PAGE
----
Liang notes this from San Francisco's KCBS:

The mother of an Army officer who refused to deploy to Iraq last year was in San Francisco today as part of a major outreach campaign to gain support. Lt. Ehren Watada is facing court martial proceedings in a week.

Brad notes "Seattle protesters march, demand Iraq withdrawal" (Seattle's KOMO):

More than a thousand people gathered to march and demand a withdrawal of U.S. troops in Iraq in Seattle on Saturday, as similar groups gathered for the same cause across the nation, including the nation's capital. The Seattle protesters began their march at the Center for Social Justice on 21st Avenue and Union Street.
The group stopped to protest at the military recruiting center and ended their march at the Langston Hughes Center on Washington Street and 17th Avenue South.
Speakers included Ehren Watada, the Fort Lewis army lieutenant who refused to deploy to Iraq with his unit. There were no reports of counter-protests in Seattle. A group named The Jan. 27th Coalition to Bring the Troops Home Now! sponsored the local event.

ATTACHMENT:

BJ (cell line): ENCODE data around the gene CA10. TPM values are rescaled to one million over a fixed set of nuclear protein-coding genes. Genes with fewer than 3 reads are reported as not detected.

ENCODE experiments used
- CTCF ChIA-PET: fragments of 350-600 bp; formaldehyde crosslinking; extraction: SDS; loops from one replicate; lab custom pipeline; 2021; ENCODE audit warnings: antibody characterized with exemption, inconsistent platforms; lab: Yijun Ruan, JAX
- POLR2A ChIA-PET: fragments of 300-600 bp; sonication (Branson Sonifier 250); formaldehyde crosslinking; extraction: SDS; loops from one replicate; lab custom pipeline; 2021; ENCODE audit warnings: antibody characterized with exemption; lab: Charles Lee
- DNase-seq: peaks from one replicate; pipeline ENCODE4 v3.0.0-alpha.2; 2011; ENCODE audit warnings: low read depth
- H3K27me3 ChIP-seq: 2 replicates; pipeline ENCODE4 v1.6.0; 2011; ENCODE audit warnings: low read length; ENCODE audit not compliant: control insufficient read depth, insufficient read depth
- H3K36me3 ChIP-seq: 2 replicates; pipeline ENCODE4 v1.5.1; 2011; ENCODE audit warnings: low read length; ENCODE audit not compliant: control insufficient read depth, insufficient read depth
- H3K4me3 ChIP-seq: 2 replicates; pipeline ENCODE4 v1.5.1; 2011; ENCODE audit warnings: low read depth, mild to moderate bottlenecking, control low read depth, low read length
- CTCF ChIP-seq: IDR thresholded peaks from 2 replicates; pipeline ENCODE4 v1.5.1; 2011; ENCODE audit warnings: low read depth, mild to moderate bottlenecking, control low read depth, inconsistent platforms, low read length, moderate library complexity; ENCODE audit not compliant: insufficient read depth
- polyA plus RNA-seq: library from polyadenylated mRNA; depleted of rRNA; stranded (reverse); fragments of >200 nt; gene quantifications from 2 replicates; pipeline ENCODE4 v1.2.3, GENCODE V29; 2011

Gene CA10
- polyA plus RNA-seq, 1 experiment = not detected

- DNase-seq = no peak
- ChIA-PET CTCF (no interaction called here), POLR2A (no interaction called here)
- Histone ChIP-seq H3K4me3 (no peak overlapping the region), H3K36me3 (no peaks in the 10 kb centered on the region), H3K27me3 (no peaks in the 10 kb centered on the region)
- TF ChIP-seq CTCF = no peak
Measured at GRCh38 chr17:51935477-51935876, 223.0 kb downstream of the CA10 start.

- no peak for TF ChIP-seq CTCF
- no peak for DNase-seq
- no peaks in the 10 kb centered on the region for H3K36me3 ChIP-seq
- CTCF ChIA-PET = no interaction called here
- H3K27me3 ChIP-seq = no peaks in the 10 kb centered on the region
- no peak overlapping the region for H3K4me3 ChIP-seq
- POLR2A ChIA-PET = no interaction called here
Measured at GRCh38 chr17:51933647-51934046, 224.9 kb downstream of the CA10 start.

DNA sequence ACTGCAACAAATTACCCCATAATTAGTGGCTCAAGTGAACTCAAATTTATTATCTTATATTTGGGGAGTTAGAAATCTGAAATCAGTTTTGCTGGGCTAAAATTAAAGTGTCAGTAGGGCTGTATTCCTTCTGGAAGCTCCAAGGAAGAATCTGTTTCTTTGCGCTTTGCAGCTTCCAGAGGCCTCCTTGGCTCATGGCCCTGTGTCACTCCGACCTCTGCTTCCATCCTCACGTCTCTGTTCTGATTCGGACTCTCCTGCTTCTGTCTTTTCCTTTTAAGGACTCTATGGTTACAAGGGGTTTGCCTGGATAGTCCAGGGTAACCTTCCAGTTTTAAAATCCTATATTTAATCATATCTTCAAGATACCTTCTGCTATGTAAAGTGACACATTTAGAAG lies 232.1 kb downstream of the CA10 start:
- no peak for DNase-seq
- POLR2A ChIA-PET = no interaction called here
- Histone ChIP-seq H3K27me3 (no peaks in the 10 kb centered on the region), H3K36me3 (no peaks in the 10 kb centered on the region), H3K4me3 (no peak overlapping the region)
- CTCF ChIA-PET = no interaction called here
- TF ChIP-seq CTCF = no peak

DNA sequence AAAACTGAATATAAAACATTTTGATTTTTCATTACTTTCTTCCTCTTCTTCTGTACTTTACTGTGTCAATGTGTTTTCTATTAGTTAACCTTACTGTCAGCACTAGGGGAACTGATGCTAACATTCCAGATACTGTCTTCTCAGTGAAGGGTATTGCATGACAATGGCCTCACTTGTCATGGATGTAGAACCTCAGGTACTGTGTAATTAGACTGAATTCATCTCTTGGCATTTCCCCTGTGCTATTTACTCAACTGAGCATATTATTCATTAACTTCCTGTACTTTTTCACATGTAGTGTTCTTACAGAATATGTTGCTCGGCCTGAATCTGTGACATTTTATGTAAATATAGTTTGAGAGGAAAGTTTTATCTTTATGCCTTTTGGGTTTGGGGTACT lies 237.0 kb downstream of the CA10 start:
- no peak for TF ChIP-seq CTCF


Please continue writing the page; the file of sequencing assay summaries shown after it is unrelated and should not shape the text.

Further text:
Kayla notes Aaron Glantz' "Anti-War Marches Draw Hundreds of Thousands" (IPS):

Saturday's demonstration in Washington was just one of more than 50 held around the country this weekend. In San Francisco, a protest against President Bush's plan to send 21,500 additional troops to Iraq turned out 5,000 demonstrators. In Los Angeles, thousands took to the streets, with many carrying signs that said "Impeach Bush."
In Seattle, more than 1,000 people turned out to protest. Among the speakers at that rally was first Lt. Ehren Watada, the first commissioned officer to face prosecution for refusing to serve in Iraq.